Welcome to the new Independent website. We hope you enjoy it and we value your feedback. Please contact us here.


Conservationists file piracy claim against whalers

A conservationist group that lost one of its ships in a clash with Japanese whalers off Antarctica has filed a piracy complaint in the Netherlands against the captain and crew of the whaling vessel.

The filing comes after the bow of the Sea Shepherd Conservation Society's Ady Gil was sheared off in a collision on Wednesday with the far larger Japanese ship — the most serious clash in what has become an annual confrontation off the frozen continent. A Sea Shepherd volunteer suffered cracked ribs.

The whaler, Shonan Maru No. 2, suffered no apparent damage. Both sides blame the other for the crash, which occurred as the Ady Gil harassed the Japanese fleet.

Sea Shepherd yesterday lodged a piracy complaint with the Dutch prosecuting authority, Sea Shepherd Deputy CEO Chuck Swift told The Associated Press by satellite phone from his ship, the Bob Barker. The ship is named for the former TV game show host, who donated $5 million (£3m) to buy it.

A copy of the complaint translated from Dutch to English by Sea Shepherd officials argues that the whalers are guilty of piracy because they served on a vessel that was used to commit an act of violence. The complaint urges Dutch authorities to take action within two weeks.

"They have certainly proven that some of them have as much disregard for the law and human life as they do for the law and whale life," Swift said. "We could have had six dead."

The group chose to file the complaint in the Netherlands because one of the Ady Gil crew members is Dutch and the Sea Shepherd's main ship, the Steve Irwin, is registered there, according to the complaint.

Sea Shepherd is also considering filing charges of attempted murder in New Zealand, where the Ady Gil was registered, Swift said.

Glenn Inwood, the New Zealand-based spokesman for Japan's Institute of Cetacean Research, which oversees the whaling fleet, dismissed the filing as a publicity stunt.

"They have no real basis here for filing any claims at all, especially of piracy," Inwood said. "The chances of them winning anything, the odds are well against it — noting that they were in the wrong for the incidents to start with."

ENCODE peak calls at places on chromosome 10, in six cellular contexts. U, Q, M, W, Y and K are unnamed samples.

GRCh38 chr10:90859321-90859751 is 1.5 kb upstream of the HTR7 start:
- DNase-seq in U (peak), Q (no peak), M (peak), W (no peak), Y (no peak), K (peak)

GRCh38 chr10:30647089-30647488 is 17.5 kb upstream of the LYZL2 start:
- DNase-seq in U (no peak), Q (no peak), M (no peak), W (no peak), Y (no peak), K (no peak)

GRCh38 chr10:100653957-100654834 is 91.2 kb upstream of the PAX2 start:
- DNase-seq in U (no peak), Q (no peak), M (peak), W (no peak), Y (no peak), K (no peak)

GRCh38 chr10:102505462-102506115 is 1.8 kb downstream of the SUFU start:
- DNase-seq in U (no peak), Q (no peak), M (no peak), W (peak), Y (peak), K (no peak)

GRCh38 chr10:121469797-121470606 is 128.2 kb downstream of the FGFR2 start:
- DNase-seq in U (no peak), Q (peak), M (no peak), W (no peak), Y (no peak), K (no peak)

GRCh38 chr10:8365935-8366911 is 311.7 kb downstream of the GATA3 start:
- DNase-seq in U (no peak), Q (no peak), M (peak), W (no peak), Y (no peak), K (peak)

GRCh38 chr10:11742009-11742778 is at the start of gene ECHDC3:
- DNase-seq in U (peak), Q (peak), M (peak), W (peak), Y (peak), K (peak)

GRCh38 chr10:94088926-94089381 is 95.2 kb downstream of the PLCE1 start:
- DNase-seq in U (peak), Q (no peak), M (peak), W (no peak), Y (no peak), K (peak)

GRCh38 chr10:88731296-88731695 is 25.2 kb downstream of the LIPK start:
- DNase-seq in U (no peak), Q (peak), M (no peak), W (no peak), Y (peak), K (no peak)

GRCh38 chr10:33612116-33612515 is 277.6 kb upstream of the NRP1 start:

Given the circumstances, a piracy charge would be difficult to prosecute, said Don Rothwell, a professor of international law at the Australian National University who wrote a recent report for the government on Antarctic whaling.

An act of piracy usually requires that a vessel be boarded or seized, that goods be taken from the vessel or that a person is held on the vessel, he said.

While Sea Shepherd could claim that an act of violence justifies a charge of piracy, such a charge requires that the act of violence occurred for private means, Rothwell said. The whaling fleet would likely be considered public vessels under government control, he said.

Japan kills about 1,200 whales a year in Antarctica under what it says is a scientific program allowed by the International Whaling Commission, despite a moratorium on commercial whaling. Critics say the program is a front for illegal whaling, and Sea Shepherd sends ships to Antarctica each season to try to stop the hunt — an effort portrayed on the Animal Planet TV series "Whale Wars."

After Wednesday's clash, the Bob Barker began towing the Ady Gil toward French research base Dumont d'Urville, 185 miles to the south.

But the tow rope snapped en route, so the Ady Gil was left to sink and the Bob Barker resumed its pursuit of the Japanese whalers, said the Bob Barker's first officer, Peter Hammarsedt.

Australian Environment Minister Peter Garrett on Friday ramped up pressure on Japan to end whaling by threatening legal action if diplomatic efforts do not show results before the next International Whaling Commission summit in June.

Australia says it could argue that Japan's whaling is illegal before the International Court of Justice or the International Tribunal for the Law of the Sea.

The whaling is conducted in international waters, but usually within the huge patch of ocean that is designated Australia's maritime rescue zone and that Canberra considers a whale sanctuary.

The whalers have changed tactics this season, sending boats to tail the Sea Shepherd vessels and reporting their positions so the main fleet can keep its distance.